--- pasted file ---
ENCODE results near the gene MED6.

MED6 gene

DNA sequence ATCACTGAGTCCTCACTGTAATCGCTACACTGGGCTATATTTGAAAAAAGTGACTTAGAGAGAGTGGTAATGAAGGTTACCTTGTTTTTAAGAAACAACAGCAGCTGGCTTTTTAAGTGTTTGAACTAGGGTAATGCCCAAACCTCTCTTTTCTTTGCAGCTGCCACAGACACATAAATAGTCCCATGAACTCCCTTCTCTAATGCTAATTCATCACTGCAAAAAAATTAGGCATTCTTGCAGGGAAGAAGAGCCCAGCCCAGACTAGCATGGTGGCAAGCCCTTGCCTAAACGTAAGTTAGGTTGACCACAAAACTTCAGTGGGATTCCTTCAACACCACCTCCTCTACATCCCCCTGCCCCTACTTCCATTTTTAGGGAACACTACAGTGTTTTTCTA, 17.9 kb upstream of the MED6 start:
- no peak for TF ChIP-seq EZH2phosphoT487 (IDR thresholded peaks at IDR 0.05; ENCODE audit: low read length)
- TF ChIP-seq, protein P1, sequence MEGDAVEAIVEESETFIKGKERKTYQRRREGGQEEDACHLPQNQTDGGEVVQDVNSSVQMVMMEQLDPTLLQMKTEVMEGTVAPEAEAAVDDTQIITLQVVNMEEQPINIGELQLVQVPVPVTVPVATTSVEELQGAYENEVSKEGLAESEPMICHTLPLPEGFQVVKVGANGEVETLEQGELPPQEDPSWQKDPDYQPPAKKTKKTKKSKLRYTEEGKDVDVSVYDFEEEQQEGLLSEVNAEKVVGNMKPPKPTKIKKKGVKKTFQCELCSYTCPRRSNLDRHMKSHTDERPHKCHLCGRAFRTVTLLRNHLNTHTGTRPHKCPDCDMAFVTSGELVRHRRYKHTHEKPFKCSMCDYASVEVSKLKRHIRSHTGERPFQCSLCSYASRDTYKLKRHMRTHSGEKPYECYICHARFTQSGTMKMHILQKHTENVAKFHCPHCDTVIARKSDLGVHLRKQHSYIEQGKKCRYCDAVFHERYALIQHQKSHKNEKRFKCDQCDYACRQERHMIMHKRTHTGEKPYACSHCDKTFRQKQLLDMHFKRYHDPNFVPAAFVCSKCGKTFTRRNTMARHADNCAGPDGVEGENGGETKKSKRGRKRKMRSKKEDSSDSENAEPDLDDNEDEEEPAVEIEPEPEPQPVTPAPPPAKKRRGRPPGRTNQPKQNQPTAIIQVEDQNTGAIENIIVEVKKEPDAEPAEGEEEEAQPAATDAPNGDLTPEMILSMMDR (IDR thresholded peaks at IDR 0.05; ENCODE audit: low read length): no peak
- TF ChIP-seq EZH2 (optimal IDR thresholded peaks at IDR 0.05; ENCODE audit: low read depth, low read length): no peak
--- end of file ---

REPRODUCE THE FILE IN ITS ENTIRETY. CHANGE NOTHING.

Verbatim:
ENCODE results near the gene MED6.

MED6 gene

DNA sequence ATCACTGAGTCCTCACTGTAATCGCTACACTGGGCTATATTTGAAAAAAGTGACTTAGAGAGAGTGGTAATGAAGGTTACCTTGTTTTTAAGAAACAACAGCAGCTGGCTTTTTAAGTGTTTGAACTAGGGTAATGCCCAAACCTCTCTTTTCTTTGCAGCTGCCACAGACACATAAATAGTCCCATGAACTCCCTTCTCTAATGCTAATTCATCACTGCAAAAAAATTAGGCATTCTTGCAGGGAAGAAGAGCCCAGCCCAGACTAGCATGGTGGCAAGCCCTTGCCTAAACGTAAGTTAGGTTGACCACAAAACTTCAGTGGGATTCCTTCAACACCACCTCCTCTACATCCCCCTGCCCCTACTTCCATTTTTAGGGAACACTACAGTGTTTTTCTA, 17.9 kb upstream of the MED6 start:
- no peak for TF ChIP-seq EZH2phosphoT487 (IDR thresholded peaks at IDR 0.05; ENCODE audit: low read length)
- TF ChIP-seq, protein P1, sequence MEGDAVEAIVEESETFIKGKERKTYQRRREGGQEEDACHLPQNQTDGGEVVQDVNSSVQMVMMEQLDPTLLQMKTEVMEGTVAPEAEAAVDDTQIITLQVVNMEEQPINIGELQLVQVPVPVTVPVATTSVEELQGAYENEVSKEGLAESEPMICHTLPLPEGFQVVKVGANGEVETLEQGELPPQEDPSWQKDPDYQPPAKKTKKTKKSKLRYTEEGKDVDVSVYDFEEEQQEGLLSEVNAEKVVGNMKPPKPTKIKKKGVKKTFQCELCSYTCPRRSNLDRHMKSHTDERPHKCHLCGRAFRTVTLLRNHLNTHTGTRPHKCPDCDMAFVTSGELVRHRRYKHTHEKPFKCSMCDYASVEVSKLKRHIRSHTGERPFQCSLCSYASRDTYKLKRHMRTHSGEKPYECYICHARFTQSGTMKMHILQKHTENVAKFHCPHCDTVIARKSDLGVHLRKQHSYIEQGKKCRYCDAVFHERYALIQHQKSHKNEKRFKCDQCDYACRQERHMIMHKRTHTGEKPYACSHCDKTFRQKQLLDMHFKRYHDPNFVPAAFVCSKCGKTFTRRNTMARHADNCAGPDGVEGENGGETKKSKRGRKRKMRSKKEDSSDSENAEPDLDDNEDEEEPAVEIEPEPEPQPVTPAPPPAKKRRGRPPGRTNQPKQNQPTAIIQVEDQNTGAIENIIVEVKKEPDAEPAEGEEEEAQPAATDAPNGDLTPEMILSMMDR (IDR thresholded peaks at IDR 0.05; ENCODE audit: low read length): no peak
- TF ChIP-seq EZH2 (optimal IDR thresholded peaks at IDR 0.05; ENCODE audit: low read depth, low read length): no peak